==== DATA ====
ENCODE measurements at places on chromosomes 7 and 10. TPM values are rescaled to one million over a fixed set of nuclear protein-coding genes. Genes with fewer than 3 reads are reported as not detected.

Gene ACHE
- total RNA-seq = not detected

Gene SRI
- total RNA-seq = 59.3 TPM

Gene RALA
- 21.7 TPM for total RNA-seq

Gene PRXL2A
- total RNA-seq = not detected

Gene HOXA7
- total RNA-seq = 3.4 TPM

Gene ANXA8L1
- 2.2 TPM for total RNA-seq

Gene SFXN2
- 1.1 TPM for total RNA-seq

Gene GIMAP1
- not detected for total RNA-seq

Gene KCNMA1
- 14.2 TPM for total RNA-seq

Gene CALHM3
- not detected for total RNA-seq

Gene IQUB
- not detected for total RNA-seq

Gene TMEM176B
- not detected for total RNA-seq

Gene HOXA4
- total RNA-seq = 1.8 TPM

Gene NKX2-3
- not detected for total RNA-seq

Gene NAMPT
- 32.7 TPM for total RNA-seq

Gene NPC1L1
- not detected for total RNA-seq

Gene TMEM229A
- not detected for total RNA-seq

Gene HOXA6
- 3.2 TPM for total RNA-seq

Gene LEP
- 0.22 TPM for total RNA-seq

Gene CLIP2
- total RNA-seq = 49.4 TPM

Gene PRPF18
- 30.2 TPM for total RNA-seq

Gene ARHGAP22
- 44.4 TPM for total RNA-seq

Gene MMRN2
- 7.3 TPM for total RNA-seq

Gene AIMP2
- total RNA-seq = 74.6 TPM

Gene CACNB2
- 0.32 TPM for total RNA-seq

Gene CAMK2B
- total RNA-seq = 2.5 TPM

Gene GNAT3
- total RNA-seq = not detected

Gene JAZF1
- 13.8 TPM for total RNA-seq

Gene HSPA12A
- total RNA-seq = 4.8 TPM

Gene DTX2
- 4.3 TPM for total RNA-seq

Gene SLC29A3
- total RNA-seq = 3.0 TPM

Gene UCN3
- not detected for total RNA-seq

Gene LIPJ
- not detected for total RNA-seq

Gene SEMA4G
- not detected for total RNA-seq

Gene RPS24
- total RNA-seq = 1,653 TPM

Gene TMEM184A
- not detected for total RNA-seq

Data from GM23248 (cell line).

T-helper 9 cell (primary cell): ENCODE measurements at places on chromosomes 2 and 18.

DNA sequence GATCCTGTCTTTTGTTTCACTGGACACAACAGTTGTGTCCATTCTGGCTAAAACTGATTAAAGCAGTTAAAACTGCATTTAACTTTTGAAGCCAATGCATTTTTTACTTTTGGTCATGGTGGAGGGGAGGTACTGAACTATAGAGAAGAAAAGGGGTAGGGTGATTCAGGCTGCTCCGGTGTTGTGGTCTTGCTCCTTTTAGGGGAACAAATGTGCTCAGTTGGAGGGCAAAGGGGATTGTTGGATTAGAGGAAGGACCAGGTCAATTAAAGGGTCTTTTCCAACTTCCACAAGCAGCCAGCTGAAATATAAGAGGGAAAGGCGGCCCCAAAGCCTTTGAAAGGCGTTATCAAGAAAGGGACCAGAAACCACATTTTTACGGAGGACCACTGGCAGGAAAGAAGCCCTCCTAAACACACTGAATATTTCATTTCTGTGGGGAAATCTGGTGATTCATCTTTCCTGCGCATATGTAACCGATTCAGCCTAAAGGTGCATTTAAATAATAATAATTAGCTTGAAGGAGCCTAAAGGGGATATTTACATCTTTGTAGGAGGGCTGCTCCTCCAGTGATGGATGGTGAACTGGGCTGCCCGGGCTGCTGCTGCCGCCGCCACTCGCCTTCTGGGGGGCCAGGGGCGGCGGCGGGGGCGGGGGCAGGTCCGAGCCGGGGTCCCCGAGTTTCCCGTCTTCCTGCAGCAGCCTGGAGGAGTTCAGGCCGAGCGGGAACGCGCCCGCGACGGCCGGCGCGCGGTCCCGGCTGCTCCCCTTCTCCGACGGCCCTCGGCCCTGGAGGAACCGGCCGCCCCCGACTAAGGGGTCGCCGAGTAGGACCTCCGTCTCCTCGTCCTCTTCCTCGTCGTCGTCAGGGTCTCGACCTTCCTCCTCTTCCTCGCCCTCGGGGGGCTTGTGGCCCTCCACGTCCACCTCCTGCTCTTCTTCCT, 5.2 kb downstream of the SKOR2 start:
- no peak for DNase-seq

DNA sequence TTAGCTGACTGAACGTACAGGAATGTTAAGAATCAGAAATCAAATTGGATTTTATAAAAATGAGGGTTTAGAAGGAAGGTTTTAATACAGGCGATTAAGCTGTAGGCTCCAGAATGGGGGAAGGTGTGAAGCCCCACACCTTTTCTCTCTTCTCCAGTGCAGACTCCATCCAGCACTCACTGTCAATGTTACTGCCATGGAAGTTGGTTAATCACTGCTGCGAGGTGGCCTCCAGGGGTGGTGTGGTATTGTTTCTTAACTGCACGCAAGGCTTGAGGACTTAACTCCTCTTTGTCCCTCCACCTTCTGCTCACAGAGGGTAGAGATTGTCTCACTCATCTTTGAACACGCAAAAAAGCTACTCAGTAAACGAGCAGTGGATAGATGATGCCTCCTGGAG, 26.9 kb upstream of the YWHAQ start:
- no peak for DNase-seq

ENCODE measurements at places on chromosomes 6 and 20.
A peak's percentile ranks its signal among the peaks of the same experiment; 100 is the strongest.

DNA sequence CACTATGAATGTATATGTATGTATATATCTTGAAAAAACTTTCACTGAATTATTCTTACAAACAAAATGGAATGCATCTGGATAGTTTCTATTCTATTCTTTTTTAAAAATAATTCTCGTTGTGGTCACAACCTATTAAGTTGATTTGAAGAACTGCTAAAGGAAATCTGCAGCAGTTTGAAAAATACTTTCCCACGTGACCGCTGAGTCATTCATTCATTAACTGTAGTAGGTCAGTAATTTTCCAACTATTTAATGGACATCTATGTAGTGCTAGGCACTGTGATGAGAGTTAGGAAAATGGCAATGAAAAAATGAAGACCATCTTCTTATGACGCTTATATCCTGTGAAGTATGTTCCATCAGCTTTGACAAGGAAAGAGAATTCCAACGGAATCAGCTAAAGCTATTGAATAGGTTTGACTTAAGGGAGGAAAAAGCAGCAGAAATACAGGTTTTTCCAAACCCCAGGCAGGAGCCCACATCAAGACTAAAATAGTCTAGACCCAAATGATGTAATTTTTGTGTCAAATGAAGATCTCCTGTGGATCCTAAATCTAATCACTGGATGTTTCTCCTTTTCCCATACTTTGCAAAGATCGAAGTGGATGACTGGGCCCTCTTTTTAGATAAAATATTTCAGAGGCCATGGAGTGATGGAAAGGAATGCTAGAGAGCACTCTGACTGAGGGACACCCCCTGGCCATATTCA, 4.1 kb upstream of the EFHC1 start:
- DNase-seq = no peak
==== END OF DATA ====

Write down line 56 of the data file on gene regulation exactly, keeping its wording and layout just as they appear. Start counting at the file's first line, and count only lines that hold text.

Gene JAZF1